The United States is in the midst of an epidemic of prescription opioid overdoses. The amount of opioids prescribed and sold in the US quadrupled since 1999, but the overall amount of pain reported by Americans hasn’t changed. This epidemic is devastating American lives, families, and communities.
Many Americans suffer from chronic pain and deserve safe and effective pain management. Prescription opioids can help manage some types of pain in the short term. However, there is limited information about the benefits of opioids long term, and there are serious risks of opioid use disorder and overdose.
Most individuals who become dependent on opioids begin through the use of prescription opioids. Pooling data from 2002 to 2012, the incidence of heroin initiation was 19 times higher among those who reported prior nonmedical pain reliever use than among those who did not (0.39 vs. 0.02 percent) (Muhuri et al., 2013). A study of young, urban injection drug users interviewed in 2008 and 2009 found that 86 percent had used opioid pain relievers nonmedically prior to using heroin, and their initiation into nonmedical use was characterized by three main sources of opioids: family, friends, or personal prescriptions (Lankenau et al., 2012). This rate represents a shift from historical trends. Of people entering treatment for heroin addiction who began abusing opioids in the 1960s, more than 80 percent started with heroin. Of those who began abusing opioids in the 2000s, 75 percent reported that their first opioid was a prescription drug (Cicero et al., 2014). Examining national-level general population heroin data (including those in and not in treatment), nearly 80 percent of heroin users reported using prescription opioids prior to heroin (Jones, 2013; Muhuri et al., 2013).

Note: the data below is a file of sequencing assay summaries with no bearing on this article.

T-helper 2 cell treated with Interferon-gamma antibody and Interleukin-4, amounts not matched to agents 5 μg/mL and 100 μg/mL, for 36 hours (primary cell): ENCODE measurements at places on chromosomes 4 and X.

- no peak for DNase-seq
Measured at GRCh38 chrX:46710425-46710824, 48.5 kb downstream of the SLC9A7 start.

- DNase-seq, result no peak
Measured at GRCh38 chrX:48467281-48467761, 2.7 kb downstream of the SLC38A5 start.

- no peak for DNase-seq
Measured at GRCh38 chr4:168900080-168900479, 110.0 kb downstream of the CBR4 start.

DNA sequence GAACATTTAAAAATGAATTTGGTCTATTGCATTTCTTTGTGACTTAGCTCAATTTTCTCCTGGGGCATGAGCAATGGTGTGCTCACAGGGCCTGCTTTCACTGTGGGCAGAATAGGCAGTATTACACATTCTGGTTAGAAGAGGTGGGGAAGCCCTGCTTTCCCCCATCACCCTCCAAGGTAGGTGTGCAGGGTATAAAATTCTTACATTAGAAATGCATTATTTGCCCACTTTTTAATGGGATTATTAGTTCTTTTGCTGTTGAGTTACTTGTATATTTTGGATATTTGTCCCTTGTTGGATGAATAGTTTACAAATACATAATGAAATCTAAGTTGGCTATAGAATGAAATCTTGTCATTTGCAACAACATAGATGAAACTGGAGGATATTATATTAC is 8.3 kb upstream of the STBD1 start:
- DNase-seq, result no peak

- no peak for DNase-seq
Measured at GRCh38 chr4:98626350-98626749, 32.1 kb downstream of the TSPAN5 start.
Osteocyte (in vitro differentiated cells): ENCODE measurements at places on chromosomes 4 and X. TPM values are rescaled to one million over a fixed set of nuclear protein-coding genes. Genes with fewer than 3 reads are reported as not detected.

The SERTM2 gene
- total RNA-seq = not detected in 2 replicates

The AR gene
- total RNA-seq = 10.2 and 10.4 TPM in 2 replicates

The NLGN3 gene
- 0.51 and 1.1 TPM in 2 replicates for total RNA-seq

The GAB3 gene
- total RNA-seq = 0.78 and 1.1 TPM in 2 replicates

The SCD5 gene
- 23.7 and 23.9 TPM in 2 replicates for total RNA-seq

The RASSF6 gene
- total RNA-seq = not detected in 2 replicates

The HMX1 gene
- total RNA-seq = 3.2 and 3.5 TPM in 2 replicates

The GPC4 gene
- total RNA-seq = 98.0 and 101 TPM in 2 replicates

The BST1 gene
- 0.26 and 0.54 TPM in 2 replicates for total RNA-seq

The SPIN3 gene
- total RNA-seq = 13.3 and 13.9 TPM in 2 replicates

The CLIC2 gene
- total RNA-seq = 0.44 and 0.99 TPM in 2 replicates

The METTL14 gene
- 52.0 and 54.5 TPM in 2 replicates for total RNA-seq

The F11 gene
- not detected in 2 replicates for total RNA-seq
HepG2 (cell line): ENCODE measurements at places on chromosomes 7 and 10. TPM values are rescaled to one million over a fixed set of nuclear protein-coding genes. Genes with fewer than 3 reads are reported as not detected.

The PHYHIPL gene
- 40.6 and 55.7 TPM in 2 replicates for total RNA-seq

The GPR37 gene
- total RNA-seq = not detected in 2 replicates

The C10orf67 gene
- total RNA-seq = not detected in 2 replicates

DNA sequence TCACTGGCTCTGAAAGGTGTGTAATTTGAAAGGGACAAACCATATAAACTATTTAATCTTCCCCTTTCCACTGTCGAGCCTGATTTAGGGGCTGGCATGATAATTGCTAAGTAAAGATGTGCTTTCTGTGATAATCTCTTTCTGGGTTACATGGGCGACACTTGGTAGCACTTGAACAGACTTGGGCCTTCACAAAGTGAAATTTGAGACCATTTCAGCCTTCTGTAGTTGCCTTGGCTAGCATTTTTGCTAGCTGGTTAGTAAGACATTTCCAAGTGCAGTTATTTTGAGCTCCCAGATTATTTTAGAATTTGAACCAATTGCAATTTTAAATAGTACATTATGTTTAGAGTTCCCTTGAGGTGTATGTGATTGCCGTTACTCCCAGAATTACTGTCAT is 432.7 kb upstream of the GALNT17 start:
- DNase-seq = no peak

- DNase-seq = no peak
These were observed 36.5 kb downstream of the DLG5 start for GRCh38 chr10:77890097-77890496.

Vermont is encouraging patients and prescribers to use opioids only when essential due to these risks, and instead use other means for controlling pain.
Morphine milligram equivalents (MMEs) are the amount of morphine an opioid dose is equal to when prescribed. Many research experts, federal agencies (e.g., CDC, BJA, SAMHSA) and the VPMS use MMEs prescribed to standardize the dose across different formulations of drugs in order to better understand the abuse and overdose potential of opioid analgesics. The total MME is a good indication of total amount of opioids dispensed in the state and reducing the amount of opioids dispensed and used is an important part of the statewide strategy to reduce opioid overdose and dependence.